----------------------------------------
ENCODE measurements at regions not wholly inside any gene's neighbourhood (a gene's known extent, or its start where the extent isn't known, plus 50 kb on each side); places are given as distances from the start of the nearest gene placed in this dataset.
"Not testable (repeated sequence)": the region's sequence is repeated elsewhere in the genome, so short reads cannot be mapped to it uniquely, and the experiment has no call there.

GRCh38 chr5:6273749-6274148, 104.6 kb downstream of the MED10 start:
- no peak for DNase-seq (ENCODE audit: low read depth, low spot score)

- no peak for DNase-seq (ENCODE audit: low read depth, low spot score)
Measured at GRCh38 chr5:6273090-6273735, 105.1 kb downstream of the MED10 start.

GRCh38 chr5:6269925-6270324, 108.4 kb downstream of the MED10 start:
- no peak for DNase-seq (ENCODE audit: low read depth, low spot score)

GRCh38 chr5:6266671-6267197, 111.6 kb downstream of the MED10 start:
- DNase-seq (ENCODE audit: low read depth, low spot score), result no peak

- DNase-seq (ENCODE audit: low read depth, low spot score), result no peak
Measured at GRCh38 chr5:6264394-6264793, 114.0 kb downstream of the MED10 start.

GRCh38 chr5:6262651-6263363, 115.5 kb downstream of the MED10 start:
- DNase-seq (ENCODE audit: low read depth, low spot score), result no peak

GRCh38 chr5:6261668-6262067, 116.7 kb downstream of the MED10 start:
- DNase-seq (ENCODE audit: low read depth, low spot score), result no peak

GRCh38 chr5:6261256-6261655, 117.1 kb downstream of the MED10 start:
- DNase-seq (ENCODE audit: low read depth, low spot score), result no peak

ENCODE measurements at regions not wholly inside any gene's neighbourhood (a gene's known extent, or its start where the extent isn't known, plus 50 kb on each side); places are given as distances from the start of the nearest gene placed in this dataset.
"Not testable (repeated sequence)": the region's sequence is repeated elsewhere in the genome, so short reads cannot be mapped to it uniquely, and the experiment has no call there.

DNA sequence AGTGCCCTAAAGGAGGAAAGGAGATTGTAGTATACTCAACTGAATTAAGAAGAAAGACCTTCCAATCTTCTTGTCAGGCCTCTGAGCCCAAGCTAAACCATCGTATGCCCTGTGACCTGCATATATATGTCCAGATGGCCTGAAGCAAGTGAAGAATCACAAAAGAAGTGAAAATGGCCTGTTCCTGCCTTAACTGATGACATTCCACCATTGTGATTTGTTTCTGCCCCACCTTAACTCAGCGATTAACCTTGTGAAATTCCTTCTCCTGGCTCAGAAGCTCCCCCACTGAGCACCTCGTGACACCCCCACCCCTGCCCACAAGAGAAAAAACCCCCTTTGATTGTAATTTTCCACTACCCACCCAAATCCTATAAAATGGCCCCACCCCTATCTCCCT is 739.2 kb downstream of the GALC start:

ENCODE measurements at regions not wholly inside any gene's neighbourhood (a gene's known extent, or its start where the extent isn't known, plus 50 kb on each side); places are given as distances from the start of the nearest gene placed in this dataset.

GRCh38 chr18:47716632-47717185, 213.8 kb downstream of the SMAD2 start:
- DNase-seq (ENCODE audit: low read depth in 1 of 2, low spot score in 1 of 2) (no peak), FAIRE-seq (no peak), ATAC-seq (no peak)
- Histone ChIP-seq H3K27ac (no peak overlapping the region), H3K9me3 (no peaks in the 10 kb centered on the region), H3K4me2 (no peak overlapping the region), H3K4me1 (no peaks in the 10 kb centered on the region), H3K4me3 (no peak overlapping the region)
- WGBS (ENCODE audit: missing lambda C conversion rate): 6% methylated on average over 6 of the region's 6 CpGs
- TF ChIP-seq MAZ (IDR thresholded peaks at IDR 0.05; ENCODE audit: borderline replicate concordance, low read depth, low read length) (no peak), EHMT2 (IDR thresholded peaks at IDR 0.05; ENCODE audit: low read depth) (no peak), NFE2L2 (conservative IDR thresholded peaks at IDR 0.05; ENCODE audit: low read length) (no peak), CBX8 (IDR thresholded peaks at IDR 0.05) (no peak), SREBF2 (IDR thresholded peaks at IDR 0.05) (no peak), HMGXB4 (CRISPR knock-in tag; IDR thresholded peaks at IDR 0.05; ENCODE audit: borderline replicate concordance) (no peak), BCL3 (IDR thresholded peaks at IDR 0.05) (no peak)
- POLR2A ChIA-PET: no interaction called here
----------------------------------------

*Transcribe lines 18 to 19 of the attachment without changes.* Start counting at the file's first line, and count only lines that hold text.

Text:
- DNase-seq (ENCODE audit: low read depth, low spot score), result no peak

ENCODE measurements at regions not wholly inside any gene's neighbourhood (a gene's known extent, or its start where the extent isn't known, plus 50 kb on each side); places are given as distances from the start of the nearest gene placed in this dataset.